Why I don’t like my job

I don’t like my job very much. I’ve tried for the past two years to make the best of it, but I’m finding the “pros” heavily outweigh the “cons”, and the ratio between the two categories consistently continues to get worse. This is extremely unfortunate, since I moved my entire family to (in part) accept the position, and I really have done all I can think of to improve the situation. But the truth “is what it is”.

(Note: this post was written over two years ago and relates to an employer other than the one for which I now work. While I still stand by my thoughts and statements, they no longer apply to my current situation. And that’s a good thing!)

Our workloads have increased two- or three-fold since I came aboard two years ago. Our course development process, which used to be a few pages long, has since been blown out to multiple documents, and the process is still not completely documented and complete (I’ve actually been involved in the effort to update this documentation, but my suggestions to centralize the processes and tool guides into a single, easy-to-access resource have been rejected). Our department is constantly burdened with additional tasks from other departments, which have little to do with our main goal as “instructional designers” (to design instructional content). As our workload and output has increased, the perceived appreciation from middle- and upper-management for what we do and our hard work has decreased proportionally.I constantly strive to improve our processes and tools, changing what I can myself, but more often making suggestions for improvement or change. Sometimes, people in other groups help make the changes happen; often, these suggestions are ignored completely.In the two years I’ve been here, there have been a handful of weeks during which I worked only 40 hours or less; the norm is over 40 hours, and I have put in a few 60+ hour weeks. This is not because I am inept at my job and need extra time to meet my scheduled deadlines; in fact, the hours are so low only because I’m lucky enough not to be inept and to be able to do my work quickly. It’s often because I am asked (or expected) to go above and beyond the norm, sometimes even doing someone else’s job for them. In fact, I once tallied all the hours allocated to me in a single project, and the total was 78 hours of scheduled work in one week. And that’s on a single project; I’m often working on three or more projects at a time. This is not unique to my situation, and it’s not unusual for many of my coworkers to do the same.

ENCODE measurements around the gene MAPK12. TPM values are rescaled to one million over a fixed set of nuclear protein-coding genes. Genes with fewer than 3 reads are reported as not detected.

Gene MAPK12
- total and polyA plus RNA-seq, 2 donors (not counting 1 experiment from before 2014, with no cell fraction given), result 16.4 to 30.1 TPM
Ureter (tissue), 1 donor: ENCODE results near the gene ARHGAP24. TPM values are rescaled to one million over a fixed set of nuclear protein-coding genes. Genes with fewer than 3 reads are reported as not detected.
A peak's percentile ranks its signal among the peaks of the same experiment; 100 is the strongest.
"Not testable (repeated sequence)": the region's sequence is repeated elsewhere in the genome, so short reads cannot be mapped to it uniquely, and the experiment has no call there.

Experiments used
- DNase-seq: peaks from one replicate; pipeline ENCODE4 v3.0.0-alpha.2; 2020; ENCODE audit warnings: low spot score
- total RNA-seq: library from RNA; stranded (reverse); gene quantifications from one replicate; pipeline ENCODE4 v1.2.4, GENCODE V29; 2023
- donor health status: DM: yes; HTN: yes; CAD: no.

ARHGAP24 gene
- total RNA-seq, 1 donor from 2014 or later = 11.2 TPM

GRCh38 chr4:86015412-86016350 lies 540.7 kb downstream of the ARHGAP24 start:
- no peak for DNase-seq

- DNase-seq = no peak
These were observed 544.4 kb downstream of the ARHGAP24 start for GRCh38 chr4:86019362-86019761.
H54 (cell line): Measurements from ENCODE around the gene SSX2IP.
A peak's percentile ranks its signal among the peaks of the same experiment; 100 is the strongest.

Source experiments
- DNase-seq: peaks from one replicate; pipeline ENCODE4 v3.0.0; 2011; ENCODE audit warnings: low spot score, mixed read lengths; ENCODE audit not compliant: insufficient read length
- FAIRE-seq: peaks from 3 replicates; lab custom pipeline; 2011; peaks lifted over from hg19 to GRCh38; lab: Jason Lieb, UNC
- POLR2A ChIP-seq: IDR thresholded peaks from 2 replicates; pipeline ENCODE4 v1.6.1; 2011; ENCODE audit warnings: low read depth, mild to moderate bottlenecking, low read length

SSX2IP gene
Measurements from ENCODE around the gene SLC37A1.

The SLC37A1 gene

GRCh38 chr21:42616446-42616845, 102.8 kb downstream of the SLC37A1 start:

In the same two years, while the cost of living increased (locally and nationally) by 7-8 percent each year, I received zero raise in salary my first year, and a 2% “merit” increase the second year, with no “cost of living” consideration either year.

I was offered a content management position recently, but the salary increase that was offered totalled about 3% (which, at my salary, isn’t very much), and my offer to renegotiate was refused.

In fact, I’ve received more accolades and awards from my peers than I have from my managers. It’s nice to be respected by your peers, but not quite as nice to feel unappreciated by your superiors.

In response to a query from management on how to boost “morale” within the group, I submitted a three-page document full of points for discussion. That was over two months ago. I haven’t heard a thing about it since.

I don’t expect things will change anytime soon, unless I make the change myself. Don’t be surprised if that happens.